I had a recent shoot at the US/Mexico border for TIME that had me thinking about my “early” days shooting along the border. I began venturing down to the border in San Diego in the early 1990’s. Back then it was completely normal to see hundreds of migrants standing just inside the United States along the Tijuana River levy. In broad daylight, no less. They would form small groups, talk amongst themselves with their backpacks laying beside them in the dirt. At that time there was only a single fence that was so easy to climb that rumor had it the fence was installed improperly. Border Patrol vehicles would speed up to the migrants, hardly catching them by surprise, and the groups would scatter quickly back to Mexico. Many times, including once when I was shooting for TIME, the migrants would simply sit on top of the fence and exchange good-natured barbs with the agents .

US Border Patrol outnumbered at the US/Mexico border fence.

US Border Patrol outnumbered at the US/Mexico border fence.

I don’t want to imply that the agents were not taking their jobs seriously, for they definitely did, but things were altogether different then. The Border Patrol was severely out numbered and they knew it. So they caught as many as they could and generally played the proverbial cat-and-mouse game (right).

Until 1994 and the beginning of the build up to stop illegal immigration.They called it Operation Gatekeeper.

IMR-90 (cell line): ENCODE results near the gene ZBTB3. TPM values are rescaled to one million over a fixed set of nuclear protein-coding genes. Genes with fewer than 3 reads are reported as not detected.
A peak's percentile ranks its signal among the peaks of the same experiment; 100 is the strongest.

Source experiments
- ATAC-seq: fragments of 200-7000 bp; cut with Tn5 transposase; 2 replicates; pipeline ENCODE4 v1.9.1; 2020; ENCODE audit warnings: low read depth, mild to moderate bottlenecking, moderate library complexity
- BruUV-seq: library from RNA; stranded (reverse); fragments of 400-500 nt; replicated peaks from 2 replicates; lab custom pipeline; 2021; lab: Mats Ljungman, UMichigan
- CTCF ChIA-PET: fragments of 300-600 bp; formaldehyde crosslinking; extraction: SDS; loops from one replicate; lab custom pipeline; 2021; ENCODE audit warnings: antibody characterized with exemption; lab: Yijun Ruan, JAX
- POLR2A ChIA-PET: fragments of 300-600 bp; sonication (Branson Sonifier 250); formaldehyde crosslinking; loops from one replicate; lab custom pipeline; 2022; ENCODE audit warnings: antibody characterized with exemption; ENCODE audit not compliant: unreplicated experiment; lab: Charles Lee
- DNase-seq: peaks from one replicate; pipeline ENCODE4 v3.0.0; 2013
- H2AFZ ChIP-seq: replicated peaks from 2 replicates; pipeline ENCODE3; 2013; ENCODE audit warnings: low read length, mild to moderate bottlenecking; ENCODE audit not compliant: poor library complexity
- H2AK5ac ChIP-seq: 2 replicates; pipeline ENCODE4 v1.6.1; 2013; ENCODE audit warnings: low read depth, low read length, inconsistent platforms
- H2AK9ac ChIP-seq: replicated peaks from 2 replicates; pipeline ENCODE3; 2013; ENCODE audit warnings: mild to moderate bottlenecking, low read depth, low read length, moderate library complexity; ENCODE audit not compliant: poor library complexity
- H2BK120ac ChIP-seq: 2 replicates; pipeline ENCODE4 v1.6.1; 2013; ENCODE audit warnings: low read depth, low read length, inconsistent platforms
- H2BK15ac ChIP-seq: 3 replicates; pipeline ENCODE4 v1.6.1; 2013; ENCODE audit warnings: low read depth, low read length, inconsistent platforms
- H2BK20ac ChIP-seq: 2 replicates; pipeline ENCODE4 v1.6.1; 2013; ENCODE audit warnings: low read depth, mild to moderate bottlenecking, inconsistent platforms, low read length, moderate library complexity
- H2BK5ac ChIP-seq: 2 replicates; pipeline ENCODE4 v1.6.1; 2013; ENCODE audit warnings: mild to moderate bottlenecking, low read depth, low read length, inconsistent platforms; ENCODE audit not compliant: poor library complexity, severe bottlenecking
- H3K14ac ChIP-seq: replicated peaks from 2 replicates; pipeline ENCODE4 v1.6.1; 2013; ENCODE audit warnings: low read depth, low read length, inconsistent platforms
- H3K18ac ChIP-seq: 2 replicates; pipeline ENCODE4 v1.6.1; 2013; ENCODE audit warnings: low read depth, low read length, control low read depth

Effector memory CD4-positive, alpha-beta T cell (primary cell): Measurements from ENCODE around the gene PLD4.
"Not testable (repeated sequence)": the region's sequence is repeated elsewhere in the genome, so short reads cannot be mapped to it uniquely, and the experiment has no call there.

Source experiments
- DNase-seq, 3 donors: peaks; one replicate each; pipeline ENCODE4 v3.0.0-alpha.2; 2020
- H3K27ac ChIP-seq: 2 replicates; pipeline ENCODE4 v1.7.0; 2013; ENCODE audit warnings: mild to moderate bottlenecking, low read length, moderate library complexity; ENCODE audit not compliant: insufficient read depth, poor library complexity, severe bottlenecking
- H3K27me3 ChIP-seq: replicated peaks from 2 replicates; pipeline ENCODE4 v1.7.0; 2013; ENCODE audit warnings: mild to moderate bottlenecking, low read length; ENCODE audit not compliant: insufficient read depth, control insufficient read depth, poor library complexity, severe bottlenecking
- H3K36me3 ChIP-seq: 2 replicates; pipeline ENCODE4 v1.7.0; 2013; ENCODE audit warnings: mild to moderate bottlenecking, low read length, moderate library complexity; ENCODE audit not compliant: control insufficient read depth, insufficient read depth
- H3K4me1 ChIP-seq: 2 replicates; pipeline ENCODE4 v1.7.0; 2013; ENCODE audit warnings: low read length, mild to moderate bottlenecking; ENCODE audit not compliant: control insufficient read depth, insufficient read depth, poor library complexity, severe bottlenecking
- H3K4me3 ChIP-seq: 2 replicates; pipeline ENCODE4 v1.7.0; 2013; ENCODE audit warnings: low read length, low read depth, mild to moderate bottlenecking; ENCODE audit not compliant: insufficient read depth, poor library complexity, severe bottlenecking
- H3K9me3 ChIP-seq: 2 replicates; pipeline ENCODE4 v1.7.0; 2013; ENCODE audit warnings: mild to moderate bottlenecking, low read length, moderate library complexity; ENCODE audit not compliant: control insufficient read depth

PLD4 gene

I don’t want to bore anyone reading this with pages devoted to every shoot I did from San Diego to Texas, but trust me when I tell you that I would never have thought that the border would become so difficult to cross that migrants would be taking to the sea like their counterparts in Cuba and Haiti. But that’s exactly what is happening. Nearly 15 years of building fences, installing lights and sensors and placing agents along the nearly 2000 miles of border between the US and Mexico has, to say the least, drastically changed the game. In fact, it’s become so difficult to cross the border that migrants are choosing to hug the bottom of a 15 ft Panga (Mexican fishing boat) with twenty others praying the unreliable outboard gets them to El Norte.

Walking down the boat ramp on a recent Sunday morning hours before the sun would rise, I couldn’t help but think about the changes. I climbed aboard the 39 foot, 1000 horsepower Customs and Border Protection boat for a pretty wild ride. The patrol works in the dark with lights out. Using night vision and instruments for guidance, the CBP agents patrol the waters in tandem with helicopters who call out suspicious boats for the marine unit to stop. But even if a Panga makes it past the Blackhawk’s and the speed boats, they have to avoid the Coast Guard cutters and helicopters. If they’re lucky enough to drift past them as well, one shoreline favored by smugglers seems to be picturesque Torrey Pines State Beach. There you’ll find a Lifeguard-Peace Officer who regularly patrols the beach and fully expects to soon hear a distress call announcing a capsized boat with dozens of migrants in the heavy surf. He has already come across several deserted Pangas in previous months, surmising the successful landing of smugglers and their human cargo.

How times have changed.